Toll of Environmental Exposures on Teen Psychosocial Stress


How does a child’s physical living space impact their neurodevelopment? Can it cause them increased stress?


As the world has changed and the space a child can breathe and spread out in has grown smaller, environmental exposures to artificial light at night, noise, secondhand smoke, near-roadway air pollution, and other adverse health effects have only increased. A report in JAMA Network Open looks at whether these exposures are linked to childhood psychosocial stress.1

The report’s investigators ran a cohort study that included participants from the Southern California Children’s Health Study. The participants resided in 8 densely populated urban communities and responded to highly detailed questionnaires. Artificial light at night exposure was determined via utilized satellite images. Green space also used satellite technology. Noise levels were estimated using the US Traffic Noise Model. Near-roadway air pollution was established through a dispersion model. Stress was determined at ages 13 to 14 years and 15 to 16 years through the 4-item Perceived Stress Scale, with higher scores on the scale indicate a higher level of stress.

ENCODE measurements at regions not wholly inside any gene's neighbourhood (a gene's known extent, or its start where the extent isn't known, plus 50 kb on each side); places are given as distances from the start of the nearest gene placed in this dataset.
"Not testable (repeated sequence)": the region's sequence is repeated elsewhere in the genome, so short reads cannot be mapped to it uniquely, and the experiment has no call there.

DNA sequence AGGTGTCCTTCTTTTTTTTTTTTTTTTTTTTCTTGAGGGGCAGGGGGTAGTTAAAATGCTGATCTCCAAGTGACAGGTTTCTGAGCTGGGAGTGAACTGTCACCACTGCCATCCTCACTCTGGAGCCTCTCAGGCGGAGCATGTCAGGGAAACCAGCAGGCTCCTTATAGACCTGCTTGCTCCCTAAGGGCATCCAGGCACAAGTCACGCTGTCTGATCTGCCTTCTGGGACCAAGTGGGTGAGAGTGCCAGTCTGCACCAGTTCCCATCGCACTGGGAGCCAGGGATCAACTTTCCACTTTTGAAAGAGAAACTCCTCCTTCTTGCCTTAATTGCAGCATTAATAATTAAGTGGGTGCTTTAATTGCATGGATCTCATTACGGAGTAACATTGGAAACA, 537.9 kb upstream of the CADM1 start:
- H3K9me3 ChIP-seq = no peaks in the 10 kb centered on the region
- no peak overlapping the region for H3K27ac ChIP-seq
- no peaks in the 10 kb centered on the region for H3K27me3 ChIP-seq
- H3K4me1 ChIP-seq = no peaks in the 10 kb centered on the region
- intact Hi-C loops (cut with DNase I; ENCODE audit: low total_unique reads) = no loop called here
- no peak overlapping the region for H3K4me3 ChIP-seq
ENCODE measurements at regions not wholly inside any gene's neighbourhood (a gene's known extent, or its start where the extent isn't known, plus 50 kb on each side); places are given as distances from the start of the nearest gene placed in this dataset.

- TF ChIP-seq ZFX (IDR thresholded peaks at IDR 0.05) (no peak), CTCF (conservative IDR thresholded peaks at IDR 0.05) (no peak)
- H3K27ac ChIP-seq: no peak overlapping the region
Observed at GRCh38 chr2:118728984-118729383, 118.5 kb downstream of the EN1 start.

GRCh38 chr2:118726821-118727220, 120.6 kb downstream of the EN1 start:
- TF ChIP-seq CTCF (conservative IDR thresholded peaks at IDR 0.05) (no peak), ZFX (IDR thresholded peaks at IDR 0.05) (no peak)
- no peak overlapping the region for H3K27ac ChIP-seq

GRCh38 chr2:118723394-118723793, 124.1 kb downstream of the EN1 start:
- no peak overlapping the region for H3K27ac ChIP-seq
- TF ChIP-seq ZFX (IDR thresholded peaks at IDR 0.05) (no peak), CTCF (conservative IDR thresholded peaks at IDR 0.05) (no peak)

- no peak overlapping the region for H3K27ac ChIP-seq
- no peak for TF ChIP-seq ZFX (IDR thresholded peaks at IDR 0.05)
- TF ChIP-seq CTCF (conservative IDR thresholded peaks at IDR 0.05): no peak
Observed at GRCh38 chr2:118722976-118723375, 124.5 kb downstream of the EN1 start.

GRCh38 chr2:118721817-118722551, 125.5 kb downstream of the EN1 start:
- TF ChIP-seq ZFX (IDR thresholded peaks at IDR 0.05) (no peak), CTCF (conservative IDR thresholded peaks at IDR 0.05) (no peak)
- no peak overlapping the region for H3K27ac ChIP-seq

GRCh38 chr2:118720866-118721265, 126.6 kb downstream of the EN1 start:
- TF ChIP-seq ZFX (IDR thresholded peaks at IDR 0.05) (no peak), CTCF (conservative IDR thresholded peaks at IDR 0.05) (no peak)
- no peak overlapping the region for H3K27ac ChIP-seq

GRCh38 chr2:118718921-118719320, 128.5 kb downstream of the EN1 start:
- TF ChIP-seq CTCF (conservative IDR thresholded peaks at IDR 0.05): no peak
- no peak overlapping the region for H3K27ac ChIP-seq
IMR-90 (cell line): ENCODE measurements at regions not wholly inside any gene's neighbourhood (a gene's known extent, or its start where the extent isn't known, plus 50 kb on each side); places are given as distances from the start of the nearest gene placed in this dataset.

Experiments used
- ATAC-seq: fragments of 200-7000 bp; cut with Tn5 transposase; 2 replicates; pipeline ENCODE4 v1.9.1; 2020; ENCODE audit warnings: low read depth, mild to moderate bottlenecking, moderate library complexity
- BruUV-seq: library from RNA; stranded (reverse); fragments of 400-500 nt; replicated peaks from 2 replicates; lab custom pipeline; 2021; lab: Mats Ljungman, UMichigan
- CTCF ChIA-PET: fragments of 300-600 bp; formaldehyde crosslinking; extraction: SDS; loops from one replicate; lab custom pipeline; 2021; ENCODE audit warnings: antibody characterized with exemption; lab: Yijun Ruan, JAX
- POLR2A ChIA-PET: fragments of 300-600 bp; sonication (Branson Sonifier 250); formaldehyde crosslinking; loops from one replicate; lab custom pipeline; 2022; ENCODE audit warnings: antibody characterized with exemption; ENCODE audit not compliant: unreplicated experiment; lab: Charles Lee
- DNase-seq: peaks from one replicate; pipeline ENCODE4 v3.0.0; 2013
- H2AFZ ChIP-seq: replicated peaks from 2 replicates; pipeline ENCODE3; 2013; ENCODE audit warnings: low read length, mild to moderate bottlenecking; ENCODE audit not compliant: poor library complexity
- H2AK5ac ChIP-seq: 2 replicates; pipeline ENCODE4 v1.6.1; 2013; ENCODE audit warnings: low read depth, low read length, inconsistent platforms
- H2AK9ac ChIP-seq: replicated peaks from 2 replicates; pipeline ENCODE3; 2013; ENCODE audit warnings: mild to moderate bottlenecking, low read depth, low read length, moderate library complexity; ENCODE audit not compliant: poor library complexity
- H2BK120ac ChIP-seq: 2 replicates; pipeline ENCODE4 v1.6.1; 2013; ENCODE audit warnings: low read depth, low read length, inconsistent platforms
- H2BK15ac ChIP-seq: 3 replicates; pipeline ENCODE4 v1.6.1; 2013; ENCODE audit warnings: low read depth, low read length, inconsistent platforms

A total of 2290 children were recruited for the study. The researchers found that girls had higher perceived stress than their male counterparts with an average score of 5.7, whereas boys had an average of 4.9. As girls aged, their average stress score rose to 6.0, but boys’ score reduced to 4.7 as they aged. Multivariate mixed-effects models that examined multiple exposures found that exposure to secondhand smoke in the home was linked with a 0.85 increase in the score. When looking at factors in the physical environment, the researchers found that an interquartile range (IQR) increase in artificial light at night was tied to a 0.57 unit increase in the score together with a 0.16 score increase per IQR increase of near-roadway air pollution and a −0.24 score decrease per IQR increase of the enhanced vegetation index.

Interestingly, income appeared to modify the artificial light at night effect size estimate. The children who lived in households earning less than $48,000 per year were found to have significantly greater stress per IQR increase in artificial light at night. Additionally, sleep duration seemed to mediate, at least in part, the ties between stress and artificial light at night, as well as enhanced vegetation index.

The researchers concluded that exposure to a number of environmental exposures such as nighttime artificial light, secondhand smoke, and air pollution were linked to increased perceived stress in young adolescents. Availability of green space did helps ameliorate those associations.


1. Franklin M, Yin X, McConnell R, Fruin S. Association of the built environment with childhood psychosocial stress. JAMA Netw Open. 2020;3(10):e2017634.

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